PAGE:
|Meteorologist Jim Woodmencey|
After a pretty good drought the last week or so, it looks like the weather pattern is finally changing to get the Pacific Northwest & the Rockies back into some new snow.
Low pressure center developing over British Columbia on Sunday, December 1st, will favor the Washington Cascades and northern Idaho & Montana initially. But some snow will fall in the mountains of SW Montana and western Wyoming.
The jet stream position is a little too far north to bring the best energy further south until Sunday night and Monday, when it drives right over western Wyoming and favors Jackson Hole & the Tetons. Low pressure center over BC moves east along the Canadian border and puts the Teton Mountains under a strong Westerly flow on Monday, finishing up on Tuesday with a colder Northwesterly flow and lighter winds and lighter snowfall.
Snowfall amounts should be rather impressive, especially in the Washington Cascades when you include snow accumulations this weekend and through Monday evening. Around 2 feet of new snow should be expected at around the 9,000-ft. elevation, more at higher elevations and in some favored locations. (See snowfall forecast maps below).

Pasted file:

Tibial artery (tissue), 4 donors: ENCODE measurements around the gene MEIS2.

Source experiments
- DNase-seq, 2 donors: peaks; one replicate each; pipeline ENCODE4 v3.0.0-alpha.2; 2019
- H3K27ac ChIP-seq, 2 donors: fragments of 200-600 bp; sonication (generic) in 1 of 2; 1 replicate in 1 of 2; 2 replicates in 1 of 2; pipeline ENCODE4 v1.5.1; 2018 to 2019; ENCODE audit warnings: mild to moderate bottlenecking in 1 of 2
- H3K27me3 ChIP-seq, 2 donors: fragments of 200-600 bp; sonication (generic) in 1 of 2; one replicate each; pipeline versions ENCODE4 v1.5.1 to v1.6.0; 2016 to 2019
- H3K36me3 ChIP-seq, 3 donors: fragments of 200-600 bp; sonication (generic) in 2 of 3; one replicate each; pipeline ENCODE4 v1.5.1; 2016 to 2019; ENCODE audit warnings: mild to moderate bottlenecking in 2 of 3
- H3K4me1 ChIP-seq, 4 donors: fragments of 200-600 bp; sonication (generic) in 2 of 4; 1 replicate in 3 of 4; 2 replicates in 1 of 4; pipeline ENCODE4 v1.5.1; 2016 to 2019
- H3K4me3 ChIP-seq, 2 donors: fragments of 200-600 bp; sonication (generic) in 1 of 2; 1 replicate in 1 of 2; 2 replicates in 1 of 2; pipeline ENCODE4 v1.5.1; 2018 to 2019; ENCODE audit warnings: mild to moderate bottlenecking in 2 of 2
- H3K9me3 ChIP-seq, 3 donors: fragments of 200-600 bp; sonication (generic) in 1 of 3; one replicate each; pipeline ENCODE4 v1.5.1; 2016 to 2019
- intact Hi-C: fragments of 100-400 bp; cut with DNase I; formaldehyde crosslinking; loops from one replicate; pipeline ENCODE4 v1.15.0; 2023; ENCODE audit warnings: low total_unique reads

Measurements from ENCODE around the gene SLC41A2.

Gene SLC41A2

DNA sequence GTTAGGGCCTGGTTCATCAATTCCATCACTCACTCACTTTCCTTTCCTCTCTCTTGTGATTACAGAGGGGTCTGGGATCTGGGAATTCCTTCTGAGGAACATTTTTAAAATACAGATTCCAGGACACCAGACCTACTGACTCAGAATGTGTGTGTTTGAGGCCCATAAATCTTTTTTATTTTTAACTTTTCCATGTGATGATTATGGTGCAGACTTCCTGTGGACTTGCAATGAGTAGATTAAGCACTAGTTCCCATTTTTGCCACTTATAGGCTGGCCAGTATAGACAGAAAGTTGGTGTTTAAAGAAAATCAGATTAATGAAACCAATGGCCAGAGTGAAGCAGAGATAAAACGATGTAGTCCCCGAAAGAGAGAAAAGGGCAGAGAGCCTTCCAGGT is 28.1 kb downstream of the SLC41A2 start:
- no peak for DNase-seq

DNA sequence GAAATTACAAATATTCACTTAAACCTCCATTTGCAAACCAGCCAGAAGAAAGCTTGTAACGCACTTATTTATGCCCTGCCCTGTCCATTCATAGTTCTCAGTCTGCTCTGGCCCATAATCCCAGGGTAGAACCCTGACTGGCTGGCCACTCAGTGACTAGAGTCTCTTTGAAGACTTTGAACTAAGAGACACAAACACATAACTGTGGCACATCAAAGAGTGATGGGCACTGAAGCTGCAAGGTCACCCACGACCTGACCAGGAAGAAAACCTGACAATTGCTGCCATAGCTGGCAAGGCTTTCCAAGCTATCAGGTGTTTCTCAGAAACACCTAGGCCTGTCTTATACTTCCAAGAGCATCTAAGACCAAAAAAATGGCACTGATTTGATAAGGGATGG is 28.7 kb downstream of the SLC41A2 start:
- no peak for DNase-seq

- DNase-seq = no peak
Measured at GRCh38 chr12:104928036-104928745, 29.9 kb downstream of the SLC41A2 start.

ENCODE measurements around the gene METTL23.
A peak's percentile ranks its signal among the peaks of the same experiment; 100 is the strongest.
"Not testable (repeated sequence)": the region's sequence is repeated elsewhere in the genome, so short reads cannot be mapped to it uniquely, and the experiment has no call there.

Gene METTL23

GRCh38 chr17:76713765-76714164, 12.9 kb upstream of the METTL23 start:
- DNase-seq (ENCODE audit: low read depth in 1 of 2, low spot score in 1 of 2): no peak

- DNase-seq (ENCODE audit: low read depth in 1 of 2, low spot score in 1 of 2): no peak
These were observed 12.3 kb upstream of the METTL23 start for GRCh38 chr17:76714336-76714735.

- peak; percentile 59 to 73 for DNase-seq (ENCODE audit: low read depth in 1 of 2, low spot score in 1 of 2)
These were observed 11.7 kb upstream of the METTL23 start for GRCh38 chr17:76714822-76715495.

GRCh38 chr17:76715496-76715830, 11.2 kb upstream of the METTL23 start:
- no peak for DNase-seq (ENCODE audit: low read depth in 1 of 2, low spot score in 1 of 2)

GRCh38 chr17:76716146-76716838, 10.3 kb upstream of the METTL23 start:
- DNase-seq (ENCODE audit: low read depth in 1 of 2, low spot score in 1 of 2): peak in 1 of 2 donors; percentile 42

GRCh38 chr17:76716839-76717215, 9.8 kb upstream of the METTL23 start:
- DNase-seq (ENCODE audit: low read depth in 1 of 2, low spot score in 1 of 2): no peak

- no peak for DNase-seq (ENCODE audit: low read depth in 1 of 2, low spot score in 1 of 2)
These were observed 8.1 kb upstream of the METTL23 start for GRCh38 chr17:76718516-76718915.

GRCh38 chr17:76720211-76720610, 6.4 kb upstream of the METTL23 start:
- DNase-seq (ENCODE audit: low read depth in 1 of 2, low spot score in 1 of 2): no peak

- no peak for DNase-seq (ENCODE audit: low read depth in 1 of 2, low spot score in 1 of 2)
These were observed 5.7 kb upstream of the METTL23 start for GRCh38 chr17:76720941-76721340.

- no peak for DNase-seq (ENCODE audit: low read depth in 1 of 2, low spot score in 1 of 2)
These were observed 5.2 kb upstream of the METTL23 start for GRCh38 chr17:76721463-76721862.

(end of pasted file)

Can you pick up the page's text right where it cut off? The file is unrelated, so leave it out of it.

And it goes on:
Then on Tuesday & Wednesday the focus will shift over the northern & central Colorado Rockies.
Models are showing impressive water amounts also, with 4 to 5 inches of water forecast through Monday night for the Cascades, and 2 to 3 inches of water content for the Tetons.
It will be interesting to follow this storm and see how much we get. Certainly enough to make some good powder skiing again, and certainly enough to up the ante on the avalanche danger this week….especially combining the amount of wind, water, and snow.
Word of Caution: Be careful how you manage your enthusiasm for powder with the impending hazard in the backcountry!
|Forecasted Snowfall Amounts Northwest US thru Monday evening, Dec. 2|
|Zoom in on same Forecasted Snowfall Amounts Western WY area|
|Total Forecasted Water Amounts Nov. 30 thru Dec. 2|
|Jet stream position on Monday December 2 (Red core is over 120 mph)|
Posted by meteorologist Jim Woodmencey
Graphics from NOAA, NEXLAB, & LEADS On-line